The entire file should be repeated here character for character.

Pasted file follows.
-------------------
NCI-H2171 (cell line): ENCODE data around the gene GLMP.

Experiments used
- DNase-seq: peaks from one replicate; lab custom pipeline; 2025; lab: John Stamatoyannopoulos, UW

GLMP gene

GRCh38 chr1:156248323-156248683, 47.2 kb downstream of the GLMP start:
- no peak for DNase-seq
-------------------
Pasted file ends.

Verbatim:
NCI-H2171 (cell line): ENCODE data around the gene GLMP.

Experiments used
- DNase-seq: peaks from one replicate; lab custom pipeline; 2025; lab: John Stamatoyannopoulos, UW

GLMP gene

GRCh38 chr1:156248323-156248683, 47.2 kb downstream of the GLMP start:
- no peak for DNase-seq